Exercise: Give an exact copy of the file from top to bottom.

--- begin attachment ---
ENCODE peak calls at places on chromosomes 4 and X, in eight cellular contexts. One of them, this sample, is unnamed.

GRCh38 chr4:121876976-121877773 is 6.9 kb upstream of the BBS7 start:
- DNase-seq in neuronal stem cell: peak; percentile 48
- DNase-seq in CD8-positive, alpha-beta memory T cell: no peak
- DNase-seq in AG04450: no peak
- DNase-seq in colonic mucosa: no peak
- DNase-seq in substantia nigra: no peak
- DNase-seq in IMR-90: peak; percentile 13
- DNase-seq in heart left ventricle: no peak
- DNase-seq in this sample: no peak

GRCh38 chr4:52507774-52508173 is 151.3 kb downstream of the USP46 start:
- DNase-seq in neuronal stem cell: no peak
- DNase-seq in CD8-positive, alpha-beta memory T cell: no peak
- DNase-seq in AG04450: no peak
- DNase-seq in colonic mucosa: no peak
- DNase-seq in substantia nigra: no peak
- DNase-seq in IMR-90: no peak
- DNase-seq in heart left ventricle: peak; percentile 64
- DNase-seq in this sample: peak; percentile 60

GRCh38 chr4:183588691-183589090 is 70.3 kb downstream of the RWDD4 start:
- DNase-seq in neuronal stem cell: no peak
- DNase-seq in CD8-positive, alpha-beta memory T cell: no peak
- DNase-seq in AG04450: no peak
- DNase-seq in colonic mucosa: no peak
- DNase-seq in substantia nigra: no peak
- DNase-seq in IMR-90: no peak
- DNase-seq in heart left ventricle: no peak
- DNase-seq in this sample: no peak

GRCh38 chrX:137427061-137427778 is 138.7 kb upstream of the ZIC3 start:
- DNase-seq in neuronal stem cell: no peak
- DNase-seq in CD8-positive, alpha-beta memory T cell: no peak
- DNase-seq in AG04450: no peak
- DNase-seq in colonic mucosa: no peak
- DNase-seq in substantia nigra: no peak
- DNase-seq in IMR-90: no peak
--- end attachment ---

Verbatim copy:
ENCODE peak calls at places on chromosomes 4 and X, in eight cellular contexts. One of them, this sample, is unnamed.

GRCh38 chr4:121876976-121877773 is 6.9 kb upstream of the BBS7 start:
- DNase-seq in neuronal stem cell: peak; percentile 48
- DNase-seq in CD8-positive, alpha-beta memory T cell: no peak
- DNase-seq in AG04450: no peak
- DNase-seq in colonic mucosa: no peak
- DNase-seq in substantia nigra: no peak
- DNase-seq in IMR-90: peak; percentile 13
- DNase-seq in heart left ventricle: no peak
- DNase-seq in this sample: no peak

GRCh38 chr4:52507774-52508173 is 151.3 kb downstream of the USP46 start:
- DNase-seq in neuronal stem cell: no peak
- DNase-seq in CD8-positive, alpha-beta memory T cell: no peak
- DNase-seq in AG04450: no peak
- DNase-seq in colonic mucosa: no peak
- DNase-seq in substantia nigra: no peak
- DNase-seq in IMR-90: no peak
- DNase-seq in heart left ventricle: peak; percentile 64
- DNase-seq in this sample: peak; percentile 60

GRCh38 chr4:183588691-183589090 is 70.3 kb downstream of the RWDD4 start:
- DNase-seq in neuronal stem cell: no peak
- DNase-seq in CD8-positive, alpha-beta memory T cell: no peak
- DNase-seq in AG04450: no peak
- DNase-seq in colonic mucosa: no peak
- DNase-seq in substantia nigra: no peak
- DNase-seq in IMR-90: no peak
- DNase-seq in heart left ventricle: no peak
- DNase-seq in this sample: no peak

GRCh38 chrX:137427061-137427778 is 138.7 kb upstream of the ZIC3 start:
- DNase-seq in neuronal stem cell: no peak
- DNase-seq in CD8-positive, alpha-beta memory T cell: no peak
- DNase-seq in AG04450: no peak
- DNase-seq in colonic mucosa: no peak
- DNase-seq in substantia nigra: no peak
- DNase-seq in IMR-90: no peak